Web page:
I’d encourage you to enter the Essay Prize as it will inspire you to learn more about important issues around health, peace and violence, while also shining a spotlight on the unique ways communities and activists mobilise against hardship and challenges.
While I was at university I found that the demands of studying Medicine often left little time for other academic pursuits. However, I never regretted spending that time exploring interests in other areas. Writing an essay to submit for the Holdstock-Piachaud Prize therefore seemed like an obvious thing to do, given I could both learn something new, practice my writing, and potentially receive a monetary prize!
I chose the topic of Artificial Intelligence, focusing on its safety and potential to cause harm. This built on some prior interest I had in the area, but I learned a great deal more in the process of putting my thoughts to paper. Engaging in this kind of ‘big picture’ thinking has useful applications in many professional roles, including Medicine, as well as being intrinsically enjoyable.
As medics it can be useful to draw on our understanding of the wider world, and the issues covered in the available essay questions will have increasing influence on our work in the coming years. Writing an essay to submit is something I can thoroughly recommend to anyone with any interest in these issues. Go for it!
I was mid-way through a masters in Humanitarian Studies, taking a year out of medical school, when I submitted to the competition. I was working on a rather bleak module discussing the climate crisis as a global health crisis and in the search for something positive to take away from it, my friend pointed me in the direction of the Essay Prize.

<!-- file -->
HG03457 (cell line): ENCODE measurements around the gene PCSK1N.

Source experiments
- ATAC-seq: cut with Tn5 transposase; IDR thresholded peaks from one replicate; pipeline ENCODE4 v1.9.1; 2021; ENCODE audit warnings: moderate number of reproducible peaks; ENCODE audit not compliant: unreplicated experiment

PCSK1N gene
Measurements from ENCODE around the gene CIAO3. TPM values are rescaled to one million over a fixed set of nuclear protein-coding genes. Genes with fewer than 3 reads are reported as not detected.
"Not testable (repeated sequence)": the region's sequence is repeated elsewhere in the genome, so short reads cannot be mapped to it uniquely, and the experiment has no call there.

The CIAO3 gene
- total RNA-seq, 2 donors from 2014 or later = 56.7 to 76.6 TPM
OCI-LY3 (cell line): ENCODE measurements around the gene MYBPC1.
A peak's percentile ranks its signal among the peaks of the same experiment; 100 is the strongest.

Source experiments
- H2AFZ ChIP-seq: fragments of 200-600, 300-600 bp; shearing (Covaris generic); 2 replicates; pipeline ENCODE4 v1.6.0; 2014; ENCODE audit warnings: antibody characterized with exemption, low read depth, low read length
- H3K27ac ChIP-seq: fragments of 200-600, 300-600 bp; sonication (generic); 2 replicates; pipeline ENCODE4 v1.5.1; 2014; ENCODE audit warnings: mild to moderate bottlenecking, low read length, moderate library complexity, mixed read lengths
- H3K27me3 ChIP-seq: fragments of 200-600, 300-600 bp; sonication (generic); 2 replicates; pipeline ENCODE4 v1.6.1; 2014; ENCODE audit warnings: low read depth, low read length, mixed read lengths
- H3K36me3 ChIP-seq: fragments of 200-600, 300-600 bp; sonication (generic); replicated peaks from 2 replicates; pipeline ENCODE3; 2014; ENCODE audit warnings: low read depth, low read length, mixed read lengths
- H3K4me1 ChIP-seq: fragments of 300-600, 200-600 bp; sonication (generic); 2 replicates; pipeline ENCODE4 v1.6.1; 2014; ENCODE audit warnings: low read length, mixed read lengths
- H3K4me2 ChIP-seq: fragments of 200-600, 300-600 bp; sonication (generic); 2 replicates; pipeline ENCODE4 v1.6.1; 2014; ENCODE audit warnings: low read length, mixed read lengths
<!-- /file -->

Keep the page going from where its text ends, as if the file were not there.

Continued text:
The essay I submitted discussed the scale of the climate crisis facing us, the theory and history behind tactics of civil disobedience, Extinction Rebellion’s principles, and their controversies. Almost a year since writing the essay and entering the competition, my views on Extinction Rebellion have continued to evolve. Topics of climate and activism were not new to me. In recent years I’ve been involved in the Youth Climate Strikes in Edinburgh, attended Extinction Rebellion meetings and protests, and become increasingly interested in Planetary Health. Having spent so much time reading, listening, and talking about Extinction Rebellion and the climate crisis, it felt like a good time to put my thoughts on paper.
The topics covered by the Holdstock-Piachaud essay competition warrant careful thought, consideration, and reflection. For me, it feels important that we, as students and healthcare professionals, contribute to these discussions.
I submitted my essay whilst completing a Masters degree in International Relations. I was interested in how war and inequality interacted, so the Essay Prize offered me an opportunity to explore that outside of the confines of the modules I was studying. Researching and writing the essay allowed me to delve deeper into the academia on inter-group ‘horizontal’ inequalities; a field which largely informed the direction of my MSc dissertation later that year.
Aside from the writing process itself, the feedback I received from the judges was a valuable tool with which I was able to re-assess and improve my writing style – my best advice for future entrants is that the Medicine, Conflict and Survival audience is broad and diverse, so an essay that gives interesting insights without assuming expert subject knowledge would stand a great chance of being published.
I’ve also had the fantastic opportunity to join the Board of MCS as a student member, which has involved taking part in quarterly meetings and helping to draft future questions for the Essay Prize. Being part of this has opened my eyes to the breadth of interests that H-P Prize entrants have – insights from just about any subject area can be made part of a great Essay Prize submission.